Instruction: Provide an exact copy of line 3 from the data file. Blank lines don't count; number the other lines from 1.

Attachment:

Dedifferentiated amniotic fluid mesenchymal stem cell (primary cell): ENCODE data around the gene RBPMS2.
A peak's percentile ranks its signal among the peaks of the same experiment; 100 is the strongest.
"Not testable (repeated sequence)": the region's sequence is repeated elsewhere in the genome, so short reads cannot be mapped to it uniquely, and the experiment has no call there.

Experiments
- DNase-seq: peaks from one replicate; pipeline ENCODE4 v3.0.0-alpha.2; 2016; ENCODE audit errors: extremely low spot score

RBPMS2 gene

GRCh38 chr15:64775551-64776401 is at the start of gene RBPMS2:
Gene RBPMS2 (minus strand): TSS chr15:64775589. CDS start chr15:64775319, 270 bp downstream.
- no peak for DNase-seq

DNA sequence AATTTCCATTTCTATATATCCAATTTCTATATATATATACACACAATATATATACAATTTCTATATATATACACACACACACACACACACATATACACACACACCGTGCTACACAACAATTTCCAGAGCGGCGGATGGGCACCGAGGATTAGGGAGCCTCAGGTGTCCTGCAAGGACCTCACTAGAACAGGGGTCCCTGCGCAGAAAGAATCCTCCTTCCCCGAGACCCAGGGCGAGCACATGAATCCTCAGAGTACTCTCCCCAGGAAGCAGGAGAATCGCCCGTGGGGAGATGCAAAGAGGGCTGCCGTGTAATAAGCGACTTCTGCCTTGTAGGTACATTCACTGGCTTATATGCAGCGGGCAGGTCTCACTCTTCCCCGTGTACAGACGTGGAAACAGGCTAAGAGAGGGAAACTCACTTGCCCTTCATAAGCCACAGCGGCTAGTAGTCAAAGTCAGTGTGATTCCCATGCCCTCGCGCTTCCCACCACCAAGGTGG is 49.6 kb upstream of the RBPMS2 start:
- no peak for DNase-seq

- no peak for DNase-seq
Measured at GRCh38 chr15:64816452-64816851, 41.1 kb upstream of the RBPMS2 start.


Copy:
"Not testable (repeated sequence)": the region's sequence is repeated elsewhere in the genome, so short reads cannot be mapped to it uniquely, and the experiment has no call there.